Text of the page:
If you have ever suffered from heartburn and acidity, you know that you feel a burning sensation in your gut, occasionally accompanied by reflux, excessive burping or belching and bloating. Sometimes people even mistake heartburn for a heart attack or consider a minor heart attack to be nothing but an episode of heartburn. That is the general perception, but what if the drugs that are supposed to treat heartburn and excessive acidity actually cause heart disease or heart attacks?
New research studies the link between PPIs and heart attacks
A recent research study points to just that – John P. Cooke, clinical professor and chair of the department of cardiovascular sciences at Houston Methodist Hospital, directed a team of investigators and came to this startling conclusion after studying mouse and human tissue cultures. The study has just been published by the American Heart Association in its magazine, Journal.
The drugs implicated are the popularly prescribed proton pump inhibitors (PPIs) like Prilosec, Prevacid, Nexium, Protonix and Aciphex. Taking PPIs over a long period causes the blood vessels to become less flexible as these drugs increase the presence of ADMA (asymmetric dimethylarginine), which in turn reduces the nitric oxide in the blood that is important to keep the blood vessels flexible and also helps to control blood pressure. More research and trials are needed to correlate these findings.
PPI dangers shown by earlier research
However, this research only builds on earlier research that highlighted the dangerous effects of PPIs. In 2009, a paper was published by CMAJ (Canadian Medical Association Journal) based on research carried out by a team led by David N. Juurlink, MD PhD. of Sunnybrook Health Sciences Centre, Toronto, Canada. The team studied 13,636 patients who had been prescribed clopidogrel following a heart attack and checked out their prescriptions, other drugs taken and whether or not they were readmitted to the hospital.
Their study led them to conclude that the patients who were prescribed clopidogrel along with a PPI presented with an increased risk of recurrent myocardial infarction. Only pantoprazole was not implicated in this study; all the other PPIs caused the metabolic bioactivation of clopidogrel. The study further concluded that if a PPI was necessary it should be pantoprazole, which does not cause this reaction; otherwise other acidity reducing medicines (not PPIs) should be given.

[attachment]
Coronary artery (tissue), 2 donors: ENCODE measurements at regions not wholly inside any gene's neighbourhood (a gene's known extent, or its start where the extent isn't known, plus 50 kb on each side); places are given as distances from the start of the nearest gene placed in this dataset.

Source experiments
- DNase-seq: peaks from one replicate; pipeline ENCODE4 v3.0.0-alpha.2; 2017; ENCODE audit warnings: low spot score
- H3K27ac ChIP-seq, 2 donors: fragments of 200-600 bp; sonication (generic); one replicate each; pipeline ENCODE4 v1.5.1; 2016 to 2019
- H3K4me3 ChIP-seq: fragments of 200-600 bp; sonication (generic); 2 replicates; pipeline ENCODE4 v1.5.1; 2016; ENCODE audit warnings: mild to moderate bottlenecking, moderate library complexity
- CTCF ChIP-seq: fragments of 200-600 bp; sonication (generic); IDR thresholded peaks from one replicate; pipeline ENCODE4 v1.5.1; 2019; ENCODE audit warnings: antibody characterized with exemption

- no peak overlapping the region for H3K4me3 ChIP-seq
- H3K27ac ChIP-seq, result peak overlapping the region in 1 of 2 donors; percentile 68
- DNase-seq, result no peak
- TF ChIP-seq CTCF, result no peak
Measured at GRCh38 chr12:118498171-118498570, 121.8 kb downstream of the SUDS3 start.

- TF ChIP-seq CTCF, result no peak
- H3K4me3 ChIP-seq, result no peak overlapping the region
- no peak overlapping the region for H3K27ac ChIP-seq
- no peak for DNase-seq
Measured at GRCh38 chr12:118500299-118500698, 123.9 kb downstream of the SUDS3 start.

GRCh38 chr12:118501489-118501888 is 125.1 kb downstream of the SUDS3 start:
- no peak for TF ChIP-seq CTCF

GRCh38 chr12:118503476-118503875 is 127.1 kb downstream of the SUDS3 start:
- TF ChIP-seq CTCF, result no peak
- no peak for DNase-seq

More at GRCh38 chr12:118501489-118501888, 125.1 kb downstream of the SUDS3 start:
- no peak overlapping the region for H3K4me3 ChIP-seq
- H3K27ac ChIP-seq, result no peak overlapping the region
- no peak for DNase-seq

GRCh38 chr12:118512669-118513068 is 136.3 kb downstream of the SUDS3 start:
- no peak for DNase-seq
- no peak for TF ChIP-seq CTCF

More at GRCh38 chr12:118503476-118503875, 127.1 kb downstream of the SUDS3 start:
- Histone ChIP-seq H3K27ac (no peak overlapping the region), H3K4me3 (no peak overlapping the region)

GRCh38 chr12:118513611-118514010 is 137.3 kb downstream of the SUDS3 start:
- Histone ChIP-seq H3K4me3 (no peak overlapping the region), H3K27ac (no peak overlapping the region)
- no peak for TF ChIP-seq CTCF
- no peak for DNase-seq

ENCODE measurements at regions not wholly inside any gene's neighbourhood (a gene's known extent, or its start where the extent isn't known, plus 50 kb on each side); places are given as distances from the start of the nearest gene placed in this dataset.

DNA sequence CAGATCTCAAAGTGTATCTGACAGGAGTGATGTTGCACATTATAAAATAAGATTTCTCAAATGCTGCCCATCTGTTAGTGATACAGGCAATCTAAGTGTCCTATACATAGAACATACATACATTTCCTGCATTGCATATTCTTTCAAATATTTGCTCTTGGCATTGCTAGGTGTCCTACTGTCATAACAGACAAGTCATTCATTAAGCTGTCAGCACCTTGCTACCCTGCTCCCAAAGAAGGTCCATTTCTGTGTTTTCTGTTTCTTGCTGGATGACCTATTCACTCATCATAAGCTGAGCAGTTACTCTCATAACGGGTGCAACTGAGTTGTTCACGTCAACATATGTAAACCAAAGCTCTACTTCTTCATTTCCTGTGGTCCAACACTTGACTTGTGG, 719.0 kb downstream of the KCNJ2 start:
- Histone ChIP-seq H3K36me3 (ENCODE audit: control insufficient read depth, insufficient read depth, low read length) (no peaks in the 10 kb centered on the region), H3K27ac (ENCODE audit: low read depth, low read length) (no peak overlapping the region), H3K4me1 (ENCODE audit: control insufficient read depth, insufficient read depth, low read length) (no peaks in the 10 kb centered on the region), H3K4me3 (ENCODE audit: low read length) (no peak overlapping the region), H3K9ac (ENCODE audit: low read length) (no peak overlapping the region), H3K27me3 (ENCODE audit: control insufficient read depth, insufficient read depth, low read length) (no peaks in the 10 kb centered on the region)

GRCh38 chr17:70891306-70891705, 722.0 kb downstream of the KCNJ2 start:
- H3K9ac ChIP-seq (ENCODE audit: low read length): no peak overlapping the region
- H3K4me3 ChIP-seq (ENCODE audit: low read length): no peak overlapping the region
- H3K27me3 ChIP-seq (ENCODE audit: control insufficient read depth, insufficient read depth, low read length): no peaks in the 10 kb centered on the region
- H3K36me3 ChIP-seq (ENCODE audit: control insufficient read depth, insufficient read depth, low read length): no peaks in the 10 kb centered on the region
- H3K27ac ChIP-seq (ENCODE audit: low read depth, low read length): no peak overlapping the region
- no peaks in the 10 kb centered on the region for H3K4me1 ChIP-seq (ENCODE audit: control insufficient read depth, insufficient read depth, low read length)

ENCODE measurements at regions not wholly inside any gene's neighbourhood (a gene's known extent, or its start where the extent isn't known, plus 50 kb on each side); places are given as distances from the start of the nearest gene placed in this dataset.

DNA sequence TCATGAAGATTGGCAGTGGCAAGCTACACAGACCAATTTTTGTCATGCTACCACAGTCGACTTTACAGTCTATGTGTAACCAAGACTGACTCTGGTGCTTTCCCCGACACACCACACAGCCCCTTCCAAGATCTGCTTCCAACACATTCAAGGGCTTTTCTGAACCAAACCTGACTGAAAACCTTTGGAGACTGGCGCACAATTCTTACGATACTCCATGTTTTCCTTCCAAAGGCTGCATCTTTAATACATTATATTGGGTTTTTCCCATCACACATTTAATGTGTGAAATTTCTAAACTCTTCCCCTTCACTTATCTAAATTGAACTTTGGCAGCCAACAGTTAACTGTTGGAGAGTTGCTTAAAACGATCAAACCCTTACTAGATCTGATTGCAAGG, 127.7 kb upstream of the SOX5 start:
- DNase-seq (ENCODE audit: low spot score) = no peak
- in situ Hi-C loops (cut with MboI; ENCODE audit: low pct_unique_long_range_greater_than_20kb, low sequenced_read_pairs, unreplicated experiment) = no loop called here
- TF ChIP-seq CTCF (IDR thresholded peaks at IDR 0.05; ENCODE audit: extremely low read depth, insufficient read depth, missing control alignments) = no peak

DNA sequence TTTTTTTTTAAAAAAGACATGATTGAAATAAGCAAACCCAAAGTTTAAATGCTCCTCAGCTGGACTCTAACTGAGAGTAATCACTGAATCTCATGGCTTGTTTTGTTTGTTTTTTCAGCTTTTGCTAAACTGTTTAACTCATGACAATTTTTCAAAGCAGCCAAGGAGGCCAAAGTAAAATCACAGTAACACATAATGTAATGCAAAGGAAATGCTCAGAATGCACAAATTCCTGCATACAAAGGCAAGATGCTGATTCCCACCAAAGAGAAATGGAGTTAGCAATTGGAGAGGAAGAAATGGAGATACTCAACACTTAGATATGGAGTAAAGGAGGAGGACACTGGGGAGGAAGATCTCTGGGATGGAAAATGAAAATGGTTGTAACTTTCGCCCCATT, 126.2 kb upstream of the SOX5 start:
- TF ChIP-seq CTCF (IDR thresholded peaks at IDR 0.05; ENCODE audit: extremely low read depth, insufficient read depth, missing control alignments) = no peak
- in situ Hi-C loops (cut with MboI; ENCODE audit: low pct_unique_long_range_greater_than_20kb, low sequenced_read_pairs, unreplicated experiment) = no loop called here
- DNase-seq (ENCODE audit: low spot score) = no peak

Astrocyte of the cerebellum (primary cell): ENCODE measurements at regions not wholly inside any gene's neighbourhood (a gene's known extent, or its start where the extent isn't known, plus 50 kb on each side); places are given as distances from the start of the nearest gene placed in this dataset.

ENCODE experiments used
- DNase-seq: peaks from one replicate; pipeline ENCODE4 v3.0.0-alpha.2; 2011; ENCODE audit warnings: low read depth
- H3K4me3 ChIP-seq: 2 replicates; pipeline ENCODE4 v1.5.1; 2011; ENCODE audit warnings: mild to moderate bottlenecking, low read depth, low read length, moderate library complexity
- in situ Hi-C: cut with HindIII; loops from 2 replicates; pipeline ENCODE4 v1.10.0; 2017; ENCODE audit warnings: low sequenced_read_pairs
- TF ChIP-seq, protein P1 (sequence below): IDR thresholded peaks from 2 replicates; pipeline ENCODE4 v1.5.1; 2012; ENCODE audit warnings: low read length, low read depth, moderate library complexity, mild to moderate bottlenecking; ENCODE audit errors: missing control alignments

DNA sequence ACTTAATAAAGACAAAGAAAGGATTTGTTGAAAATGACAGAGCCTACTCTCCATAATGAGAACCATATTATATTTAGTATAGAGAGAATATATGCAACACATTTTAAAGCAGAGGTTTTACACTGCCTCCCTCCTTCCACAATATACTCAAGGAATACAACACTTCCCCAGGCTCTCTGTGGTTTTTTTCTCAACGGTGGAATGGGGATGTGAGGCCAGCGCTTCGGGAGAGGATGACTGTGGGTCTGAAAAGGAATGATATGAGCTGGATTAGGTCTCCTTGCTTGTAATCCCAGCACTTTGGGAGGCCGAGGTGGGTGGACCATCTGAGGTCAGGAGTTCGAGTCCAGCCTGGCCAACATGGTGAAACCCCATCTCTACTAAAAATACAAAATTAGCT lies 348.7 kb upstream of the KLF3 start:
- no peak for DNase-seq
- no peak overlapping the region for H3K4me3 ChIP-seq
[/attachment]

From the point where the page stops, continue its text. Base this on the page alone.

The PPI rebound effect – an older study
Christina Reimer, MD, of Copenhagen University studied the effect of PPIs on 120 healthy adults who had no previous history of acid reflux disease or heartburn. The trial lasted for 12 weeks and half the study group was given 40 mg. Nexium for eight weeks and a placebo for four weeks after that. The other group was given a placebo throughout the trial period.
The results were surprising: of the group that was on Nexium 44 percent said that they had at least one acid-related symptom in weeks nine through 12, compared to 15 percent of the other group that was on a placebo. By the 12th week, of the group that had been taking Nexium for eight weeks and a placebo thereafter, 21 percent had symptoms of heartburn, indigestion or reflux when compared to only two percent of the group that had not taken a PPI at all.
The study points to the fact that stopping PPIs has a rebound effect on the production of acid as the body produces more than normal acid when the medicine is stopped. It can take from between one week to three months for the acid secretion to return to normal. The study was published in the journal Gastroenterology of July 2009.
What do the responsible bodies say?
The AHA says that PPIs are generally safe even if taken with clopidogrel or other anti clotting drugs including aspirin. However there is a note of caution concerning routine use of PPI for these patients.
In 2010, the FDA said that PPI use increased fracture risk. In 2011, the FDA said that using PPIs for a year or longer reduced magnesium levels in the body and put people at greater risk of arrhythmias, seizure and muscle spasms.
In 2012, the FDA made an announcement, ‘stomach acid drugs known as proton pump inhibitors (PPIs) may be associated with an increased risk of Clostridium difficile–associated diarrhea (CDAD). A diagnosis of CDAD should be considered for patients taking PPIs who develop diarrhea that does not improve.’
The FDA only makes announcements and gives warnings where there is reasonable evidence and research to support their advice.
For people taking PPIs on the regular basis, it is important to discuss treatment options with their health care provider. Research based evidence shows that these drugs are not as safe as they were touted to be; in fact they have some dangerous side effects. If you have to take PPIs, take them for as short a time as possible and talk to your doctor about other medical alternatives to heartburn and reflux. However, if you are taking them on a daily basis, do not stop them abruptly as your symptoms can worsen – you need to wean yourself off them and follow medical advice regarding other drug options that are right for you and your health.
Food and Drug Administration